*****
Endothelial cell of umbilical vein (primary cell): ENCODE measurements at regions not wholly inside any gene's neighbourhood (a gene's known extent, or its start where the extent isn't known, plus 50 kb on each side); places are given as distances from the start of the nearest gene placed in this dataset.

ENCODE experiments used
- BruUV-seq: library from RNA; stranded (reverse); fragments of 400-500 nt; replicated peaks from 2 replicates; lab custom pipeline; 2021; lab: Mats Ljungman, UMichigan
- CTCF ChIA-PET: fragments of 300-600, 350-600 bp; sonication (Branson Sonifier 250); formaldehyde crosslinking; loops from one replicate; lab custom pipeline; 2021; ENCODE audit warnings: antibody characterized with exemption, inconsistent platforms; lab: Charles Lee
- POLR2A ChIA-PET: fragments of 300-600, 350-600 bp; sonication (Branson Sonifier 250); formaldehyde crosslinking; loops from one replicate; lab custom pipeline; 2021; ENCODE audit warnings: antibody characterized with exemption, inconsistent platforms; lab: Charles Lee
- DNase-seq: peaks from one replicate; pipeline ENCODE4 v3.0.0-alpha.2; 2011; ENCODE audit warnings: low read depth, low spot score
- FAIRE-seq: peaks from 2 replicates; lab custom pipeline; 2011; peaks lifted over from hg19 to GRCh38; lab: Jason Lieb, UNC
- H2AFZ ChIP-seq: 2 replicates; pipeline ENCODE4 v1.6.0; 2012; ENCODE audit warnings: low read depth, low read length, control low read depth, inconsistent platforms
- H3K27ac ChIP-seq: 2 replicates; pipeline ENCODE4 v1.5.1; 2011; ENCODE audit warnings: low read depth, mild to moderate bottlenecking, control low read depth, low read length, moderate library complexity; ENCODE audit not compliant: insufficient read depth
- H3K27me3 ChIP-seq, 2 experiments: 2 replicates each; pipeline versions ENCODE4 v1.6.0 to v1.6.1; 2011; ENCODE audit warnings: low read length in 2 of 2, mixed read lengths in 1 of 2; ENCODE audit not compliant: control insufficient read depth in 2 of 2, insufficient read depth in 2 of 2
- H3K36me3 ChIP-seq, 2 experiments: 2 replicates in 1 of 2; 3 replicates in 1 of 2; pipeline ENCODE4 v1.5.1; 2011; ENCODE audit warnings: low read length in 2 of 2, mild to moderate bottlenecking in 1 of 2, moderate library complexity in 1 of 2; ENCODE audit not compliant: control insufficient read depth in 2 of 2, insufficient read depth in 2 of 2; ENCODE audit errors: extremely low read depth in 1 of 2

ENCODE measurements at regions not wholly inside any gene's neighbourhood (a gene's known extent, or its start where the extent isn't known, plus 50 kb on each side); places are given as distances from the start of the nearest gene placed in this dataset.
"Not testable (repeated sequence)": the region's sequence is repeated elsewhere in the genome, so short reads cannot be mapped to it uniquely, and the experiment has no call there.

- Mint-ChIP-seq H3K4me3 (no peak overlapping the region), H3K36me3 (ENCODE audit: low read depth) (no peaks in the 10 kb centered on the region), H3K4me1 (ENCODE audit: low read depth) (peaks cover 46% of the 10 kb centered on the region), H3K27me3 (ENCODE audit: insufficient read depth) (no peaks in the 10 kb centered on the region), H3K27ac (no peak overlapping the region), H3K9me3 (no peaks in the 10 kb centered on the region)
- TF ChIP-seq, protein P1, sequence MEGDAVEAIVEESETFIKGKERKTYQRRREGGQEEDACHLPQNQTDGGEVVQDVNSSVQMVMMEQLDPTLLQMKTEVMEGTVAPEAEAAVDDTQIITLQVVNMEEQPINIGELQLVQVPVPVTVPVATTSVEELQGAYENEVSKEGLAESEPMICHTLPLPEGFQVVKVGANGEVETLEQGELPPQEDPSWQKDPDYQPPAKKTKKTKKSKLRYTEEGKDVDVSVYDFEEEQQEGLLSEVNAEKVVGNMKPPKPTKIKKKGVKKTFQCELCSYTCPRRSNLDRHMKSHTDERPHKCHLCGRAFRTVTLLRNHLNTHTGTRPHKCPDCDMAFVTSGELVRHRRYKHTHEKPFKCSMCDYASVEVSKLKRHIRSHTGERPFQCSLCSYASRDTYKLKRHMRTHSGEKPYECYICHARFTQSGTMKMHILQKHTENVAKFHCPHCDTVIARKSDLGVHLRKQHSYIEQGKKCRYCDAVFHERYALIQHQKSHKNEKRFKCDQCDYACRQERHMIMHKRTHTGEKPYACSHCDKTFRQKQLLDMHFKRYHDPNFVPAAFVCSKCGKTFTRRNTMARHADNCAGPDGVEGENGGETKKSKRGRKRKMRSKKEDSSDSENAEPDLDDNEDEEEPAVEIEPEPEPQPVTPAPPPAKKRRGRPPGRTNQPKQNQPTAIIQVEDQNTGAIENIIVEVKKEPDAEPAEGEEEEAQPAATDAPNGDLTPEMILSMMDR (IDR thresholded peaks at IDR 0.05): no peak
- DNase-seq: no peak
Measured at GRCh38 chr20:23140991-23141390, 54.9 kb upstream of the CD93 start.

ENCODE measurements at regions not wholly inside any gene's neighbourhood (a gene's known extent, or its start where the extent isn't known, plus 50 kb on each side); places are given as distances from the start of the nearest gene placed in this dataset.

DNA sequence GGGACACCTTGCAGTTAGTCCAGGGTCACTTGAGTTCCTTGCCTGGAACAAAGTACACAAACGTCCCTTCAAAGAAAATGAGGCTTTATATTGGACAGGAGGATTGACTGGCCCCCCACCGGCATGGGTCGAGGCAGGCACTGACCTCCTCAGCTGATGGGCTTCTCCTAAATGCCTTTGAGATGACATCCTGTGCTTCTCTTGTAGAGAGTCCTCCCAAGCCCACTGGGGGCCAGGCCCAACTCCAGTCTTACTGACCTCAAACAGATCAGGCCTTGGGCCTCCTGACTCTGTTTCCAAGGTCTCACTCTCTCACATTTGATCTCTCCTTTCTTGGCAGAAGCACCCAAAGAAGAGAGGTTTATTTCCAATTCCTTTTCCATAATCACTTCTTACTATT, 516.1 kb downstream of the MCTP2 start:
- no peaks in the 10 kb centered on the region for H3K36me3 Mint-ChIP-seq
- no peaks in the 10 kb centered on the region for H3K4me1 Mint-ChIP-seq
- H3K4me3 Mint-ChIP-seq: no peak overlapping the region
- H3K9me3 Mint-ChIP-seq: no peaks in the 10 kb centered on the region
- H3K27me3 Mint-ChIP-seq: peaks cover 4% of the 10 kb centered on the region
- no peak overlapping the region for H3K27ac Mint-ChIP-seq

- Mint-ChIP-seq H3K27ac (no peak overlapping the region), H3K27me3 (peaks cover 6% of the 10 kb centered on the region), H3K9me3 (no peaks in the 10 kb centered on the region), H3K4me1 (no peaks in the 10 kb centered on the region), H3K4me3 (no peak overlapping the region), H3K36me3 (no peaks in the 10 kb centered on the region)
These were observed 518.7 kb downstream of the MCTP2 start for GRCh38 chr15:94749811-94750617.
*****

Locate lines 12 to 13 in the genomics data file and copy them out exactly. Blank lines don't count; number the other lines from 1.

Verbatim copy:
ENCODE measurements at regions not wholly inside any gene's neighbourhood (a gene's known extent, or its start where the extent isn't known, plus 50 kb on each side); places are given as distances from the start of the nearest gene placed in this dataset.
"Not testable (repeated sequence)": the region's sequence is repeated elsewhere in the genome, so short reads cannot be mapped to it uniquely, and the experiment has no call there.